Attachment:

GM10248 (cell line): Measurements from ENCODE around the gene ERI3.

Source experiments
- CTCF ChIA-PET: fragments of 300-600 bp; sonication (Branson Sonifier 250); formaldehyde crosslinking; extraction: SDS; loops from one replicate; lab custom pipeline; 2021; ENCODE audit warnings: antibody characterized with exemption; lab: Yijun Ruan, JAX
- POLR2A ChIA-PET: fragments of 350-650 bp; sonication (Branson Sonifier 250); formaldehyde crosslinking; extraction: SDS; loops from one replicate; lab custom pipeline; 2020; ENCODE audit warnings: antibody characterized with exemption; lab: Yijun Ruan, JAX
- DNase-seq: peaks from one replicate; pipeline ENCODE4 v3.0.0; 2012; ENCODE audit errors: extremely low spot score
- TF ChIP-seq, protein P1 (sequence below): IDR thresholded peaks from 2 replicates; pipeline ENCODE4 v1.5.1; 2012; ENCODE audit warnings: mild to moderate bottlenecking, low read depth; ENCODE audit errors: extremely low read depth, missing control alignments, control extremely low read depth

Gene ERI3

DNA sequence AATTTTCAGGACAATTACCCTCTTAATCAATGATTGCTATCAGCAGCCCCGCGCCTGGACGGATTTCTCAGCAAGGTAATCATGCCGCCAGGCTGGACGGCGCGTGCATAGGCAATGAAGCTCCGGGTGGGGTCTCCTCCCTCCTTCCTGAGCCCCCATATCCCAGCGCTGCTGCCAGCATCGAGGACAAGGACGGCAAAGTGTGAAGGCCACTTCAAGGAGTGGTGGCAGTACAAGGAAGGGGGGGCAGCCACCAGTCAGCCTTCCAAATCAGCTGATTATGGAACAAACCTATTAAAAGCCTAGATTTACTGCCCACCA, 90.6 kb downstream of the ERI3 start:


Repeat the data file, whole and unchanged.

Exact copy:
GM10248 (cell line): Measurements from ENCODE around the gene ERI3.

Source experiments
- CTCF ChIA-PET: fragments of 300-600 bp; sonication (Branson Sonifier 250); formaldehyde crosslinking; extraction: SDS; loops from one replicate; lab custom pipeline; 2021; ENCODE audit warnings: antibody characterized with exemption; lab: Yijun Ruan, JAX
- POLR2A ChIA-PET: fragments of 350-650 bp; sonication (Branson Sonifier 250); formaldehyde crosslinking; extraction: SDS; loops from one replicate; lab custom pipeline; 2020; ENCODE audit warnings: antibody characterized with exemption; lab: Yijun Ruan, JAX
- DNase-seq: peaks from one replicate; pipeline ENCODE4 v3.0.0; 2012; ENCODE audit errors: extremely low spot score
- TF ChIP-seq, protein P1 (sequence below): IDR thresholded peaks from 2 replicates; pipeline ENCODE4 v1.5.1; 2012; ENCODE audit warnings: mild to moderate bottlenecking, low read depth; ENCODE audit errors: extremely low read depth, missing control alignments, control extremely low read depth

Gene ERI3

DNA sequence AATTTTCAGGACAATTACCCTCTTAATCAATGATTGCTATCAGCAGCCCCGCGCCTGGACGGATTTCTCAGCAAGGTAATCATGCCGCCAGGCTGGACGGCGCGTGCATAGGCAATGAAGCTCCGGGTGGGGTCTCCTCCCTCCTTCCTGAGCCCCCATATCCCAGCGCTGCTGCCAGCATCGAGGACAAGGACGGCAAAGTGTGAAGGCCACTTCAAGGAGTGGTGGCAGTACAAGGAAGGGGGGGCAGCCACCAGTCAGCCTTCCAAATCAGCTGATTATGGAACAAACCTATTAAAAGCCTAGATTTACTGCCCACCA, 90.6 kb downstream of the ERI3 start: